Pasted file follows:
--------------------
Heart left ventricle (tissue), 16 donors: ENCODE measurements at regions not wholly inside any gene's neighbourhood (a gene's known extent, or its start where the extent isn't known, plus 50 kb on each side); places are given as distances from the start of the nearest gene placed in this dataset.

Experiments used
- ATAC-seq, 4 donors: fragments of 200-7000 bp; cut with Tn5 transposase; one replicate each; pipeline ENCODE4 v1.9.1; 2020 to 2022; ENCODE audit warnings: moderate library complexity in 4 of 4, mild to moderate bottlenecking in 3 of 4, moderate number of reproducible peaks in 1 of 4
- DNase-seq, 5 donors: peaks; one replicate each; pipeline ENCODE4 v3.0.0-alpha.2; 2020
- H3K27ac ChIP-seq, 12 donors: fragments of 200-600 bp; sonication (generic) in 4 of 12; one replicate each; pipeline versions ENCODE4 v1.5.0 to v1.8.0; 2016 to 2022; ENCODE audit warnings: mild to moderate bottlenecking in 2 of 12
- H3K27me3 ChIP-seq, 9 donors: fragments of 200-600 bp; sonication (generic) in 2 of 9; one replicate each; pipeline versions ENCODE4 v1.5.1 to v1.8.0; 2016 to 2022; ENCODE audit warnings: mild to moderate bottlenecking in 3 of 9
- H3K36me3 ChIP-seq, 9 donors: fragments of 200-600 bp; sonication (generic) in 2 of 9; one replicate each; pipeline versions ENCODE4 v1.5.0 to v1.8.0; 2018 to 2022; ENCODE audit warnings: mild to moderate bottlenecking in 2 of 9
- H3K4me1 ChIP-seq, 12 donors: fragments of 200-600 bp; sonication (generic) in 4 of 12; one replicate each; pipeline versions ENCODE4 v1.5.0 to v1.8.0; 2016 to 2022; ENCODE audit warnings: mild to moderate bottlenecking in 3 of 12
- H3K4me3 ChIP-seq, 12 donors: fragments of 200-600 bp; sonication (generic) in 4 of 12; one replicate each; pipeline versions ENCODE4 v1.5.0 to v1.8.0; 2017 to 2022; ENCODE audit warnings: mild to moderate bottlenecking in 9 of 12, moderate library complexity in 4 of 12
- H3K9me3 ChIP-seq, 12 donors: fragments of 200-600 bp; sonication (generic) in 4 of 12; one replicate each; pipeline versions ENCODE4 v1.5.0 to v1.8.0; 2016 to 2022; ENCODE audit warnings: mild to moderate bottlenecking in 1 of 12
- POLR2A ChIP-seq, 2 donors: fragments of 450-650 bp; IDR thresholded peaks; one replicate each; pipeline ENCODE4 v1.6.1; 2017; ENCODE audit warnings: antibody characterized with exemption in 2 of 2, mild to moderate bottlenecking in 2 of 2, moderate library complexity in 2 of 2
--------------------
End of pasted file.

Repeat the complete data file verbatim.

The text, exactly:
Heart left ventricle (tissue), 16 donors: ENCODE measurements at regions not wholly inside any gene's neighbourhood (a gene's known extent, or its start where the extent isn't known, plus 50 kb on each side); places are given as distances from the start of the nearest gene placed in this dataset.

Experiments used
- ATAC-seq, 4 donors: fragments of 200-7000 bp; cut with Tn5 transposase; one replicate each; pipeline ENCODE4 v1.9.1; 2020 to 2022; ENCODE audit warnings: moderate library complexity in 4 of 4, mild to moderate bottlenecking in 3 of 4, moderate number of reproducible peaks in 1 of 4
- DNase-seq, 5 donors: peaks; one replicate each; pipeline ENCODE4 v3.0.0-alpha.2; 2020
- H3K27ac ChIP-seq, 12 donors: fragments of 200-600 bp; sonication (generic) in 4 of 12; one replicate each; pipeline versions ENCODE4 v1.5.0 to v1.8.0; 2016 to 2022; ENCODE audit warnings: mild to moderate bottlenecking in 2 of 12
- H3K27me3 ChIP-seq, 9 donors: fragments of 200-600 bp; sonication (generic) in 2 of 9; one replicate each; pipeline versions ENCODE4 v1.5.1 to v1.8.0; 2016 to 2022; ENCODE audit warnings: mild to moderate bottlenecking in 3 of 9
- H3K36me3 ChIP-seq, 9 donors: fragments of 200-600 bp; sonication (generic) in 2 of 9; one replicate each; pipeline versions ENCODE4 v1.5.0 to v1.8.0; 2018 to 2022; ENCODE audit warnings: mild to moderate bottlenecking in 2 of 9
- H3K4me1 ChIP-seq, 12 donors: fragments of 200-600 bp; sonication (generic) in 4 of 12; one replicate each; pipeline versions ENCODE4 v1.5.0 to v1.8.0; 2016 to 2022; ENCODE audit warnings: mild to moderate bottlenecking in 3 of 12
- H3K4me3 ChIP-seq, 12 donors: fragments of 200-600 bp; sonication (generic) in 4 of 12; one replicate each; pipeline versions ENCODE4 v1.5.0 to v1.8.0; 2017 to 2022; ENCODE audit warnings: mild to moderate bottlenecking in 9 of 12, moderate library complexity in 4 of 12
- H3K9me3 ChIP-seq, 12 donors: fragments of 200-600 bp; sonication (generic) in 4 of 12; one replicate each; pipeline versions ENCODE4 v1.5.0 to v1.8.0; 2016 to 2022; ENCODE audit warnings: mild to moderate bottlenecking in 1 of 12
- POLR2A ChIP-seq, 2 donors: fragments of 450-650 bp; IDR thresholded peaks; one replicate each; pipeline ENCODE4 v1.6.1; 2017; ENCODE audit warnings: antibody characterized with exemption in 2 of 2, mild to moderate bottlenecking in 2 of 2, moderate library complexity in 2 of 2